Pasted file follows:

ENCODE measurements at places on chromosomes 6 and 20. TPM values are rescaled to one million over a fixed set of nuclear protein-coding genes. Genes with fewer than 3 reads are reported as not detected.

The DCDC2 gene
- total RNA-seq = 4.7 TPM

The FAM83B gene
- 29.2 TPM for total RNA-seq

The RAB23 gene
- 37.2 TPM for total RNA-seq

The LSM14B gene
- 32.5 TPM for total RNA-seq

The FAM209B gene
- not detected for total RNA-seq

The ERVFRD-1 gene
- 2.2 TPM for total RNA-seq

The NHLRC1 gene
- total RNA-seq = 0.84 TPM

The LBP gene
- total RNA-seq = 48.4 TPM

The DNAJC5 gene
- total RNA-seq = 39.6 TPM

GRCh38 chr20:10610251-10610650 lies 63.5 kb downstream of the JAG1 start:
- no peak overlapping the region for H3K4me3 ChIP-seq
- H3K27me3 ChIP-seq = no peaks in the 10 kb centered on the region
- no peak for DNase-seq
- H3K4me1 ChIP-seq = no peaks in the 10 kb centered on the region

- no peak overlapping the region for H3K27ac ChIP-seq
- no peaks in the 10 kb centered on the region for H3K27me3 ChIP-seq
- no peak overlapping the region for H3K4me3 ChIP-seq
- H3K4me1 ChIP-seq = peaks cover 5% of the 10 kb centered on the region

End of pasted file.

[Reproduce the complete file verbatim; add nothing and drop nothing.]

ENCODE measurements at places on chromosomes 6 and 20. TPM values are rescaled to one million over a fixed set of nuclear protein-coding genes. Genes with fewer than 3 reads are reported as not detected.

The DCDC2 gene
- total RNA-seq = 4.7 TPM

The FAM83B gene
- 29.2 TPM for total RNA-seq

The RAB23 gene
- 37.2 TPM for total RNA-seq

The LSM14B gene
- 32.5 TPM for total RNA-seq

The FAM209B gene
- not detected for total RNA-seq

The ERVFRD-1 gene
- 2.2 TPM for total RNA-seq

The NHLRC1 gene
- total RNA-seq = 0.84 TPM

The LBP gene
- total RNA-seq = 48.4 TPM

The DNAJC5 gene
- total RNA-seq = 39.6 TPM

GRCh38 chr20:10610251-10610650 lies 63.5 kb downstream of the JAG1 start:
- no peak overlapping the region for H3K4me3 ChIP-seq
- H3K27me3 ChIP-seq = no peaks in the 10 kb centered on the region
- no peak for DNase-seq
- H3K4me1 ChIP-seq = no peaks in the 10 kb centered on the region

- no peak overlapping the region for H3K27ac ChIP-seq
- no peaks in the 10 kb centered on the region for H3K27me3 ChIP-seq
- no peak overlapping the region for H3K4me3 ChIP-seq
- H3K4me1 ChIP-seq = peaks cover 5% of the 10 kb centered on the region